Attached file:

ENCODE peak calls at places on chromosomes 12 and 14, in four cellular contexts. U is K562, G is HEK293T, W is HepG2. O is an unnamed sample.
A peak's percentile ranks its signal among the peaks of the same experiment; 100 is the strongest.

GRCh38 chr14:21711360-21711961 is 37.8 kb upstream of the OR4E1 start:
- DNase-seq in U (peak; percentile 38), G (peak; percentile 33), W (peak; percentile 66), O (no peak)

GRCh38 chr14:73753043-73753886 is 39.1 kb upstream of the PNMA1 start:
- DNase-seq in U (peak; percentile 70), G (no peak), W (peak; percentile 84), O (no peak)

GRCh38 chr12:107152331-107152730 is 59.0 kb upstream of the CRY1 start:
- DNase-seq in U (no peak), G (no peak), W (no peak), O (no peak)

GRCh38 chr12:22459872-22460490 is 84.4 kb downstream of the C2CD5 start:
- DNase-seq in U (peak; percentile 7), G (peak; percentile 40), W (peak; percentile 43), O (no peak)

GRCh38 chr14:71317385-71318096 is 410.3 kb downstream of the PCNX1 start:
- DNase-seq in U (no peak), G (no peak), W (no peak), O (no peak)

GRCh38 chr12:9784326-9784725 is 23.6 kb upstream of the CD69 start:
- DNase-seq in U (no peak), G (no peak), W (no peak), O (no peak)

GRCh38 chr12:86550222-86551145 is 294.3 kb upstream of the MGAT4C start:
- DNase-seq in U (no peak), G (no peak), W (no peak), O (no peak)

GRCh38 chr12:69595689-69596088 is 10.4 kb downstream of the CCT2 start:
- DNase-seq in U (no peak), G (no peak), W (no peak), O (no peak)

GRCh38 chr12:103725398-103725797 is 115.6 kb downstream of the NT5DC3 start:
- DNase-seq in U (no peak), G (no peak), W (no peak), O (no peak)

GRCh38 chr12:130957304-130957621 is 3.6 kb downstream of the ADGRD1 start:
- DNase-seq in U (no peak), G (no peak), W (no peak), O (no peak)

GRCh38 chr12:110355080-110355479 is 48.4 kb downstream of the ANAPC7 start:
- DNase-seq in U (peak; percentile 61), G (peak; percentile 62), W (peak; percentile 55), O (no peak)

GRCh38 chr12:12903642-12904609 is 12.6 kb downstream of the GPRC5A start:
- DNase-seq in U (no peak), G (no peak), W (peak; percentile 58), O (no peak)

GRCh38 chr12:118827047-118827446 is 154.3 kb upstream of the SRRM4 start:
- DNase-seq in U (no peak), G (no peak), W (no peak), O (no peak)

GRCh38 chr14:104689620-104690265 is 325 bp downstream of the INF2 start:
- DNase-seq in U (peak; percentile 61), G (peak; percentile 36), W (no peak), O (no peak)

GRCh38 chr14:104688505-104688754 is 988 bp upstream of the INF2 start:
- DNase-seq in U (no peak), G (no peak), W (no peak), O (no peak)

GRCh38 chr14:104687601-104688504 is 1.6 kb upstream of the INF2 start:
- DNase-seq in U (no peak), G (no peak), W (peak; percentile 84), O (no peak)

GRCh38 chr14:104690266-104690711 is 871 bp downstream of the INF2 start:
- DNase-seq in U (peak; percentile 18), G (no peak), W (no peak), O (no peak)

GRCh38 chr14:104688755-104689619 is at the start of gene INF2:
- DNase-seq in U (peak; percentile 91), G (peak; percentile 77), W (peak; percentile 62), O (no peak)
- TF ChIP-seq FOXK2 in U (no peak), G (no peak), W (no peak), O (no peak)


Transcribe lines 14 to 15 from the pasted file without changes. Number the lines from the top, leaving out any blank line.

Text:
- DNase-seq in U (no peak), G (no peak), W (no peak), O (no peak)

GRCh38 chr12:86550222-86551145 is 294.3 kb upstream of the MGAT4C start: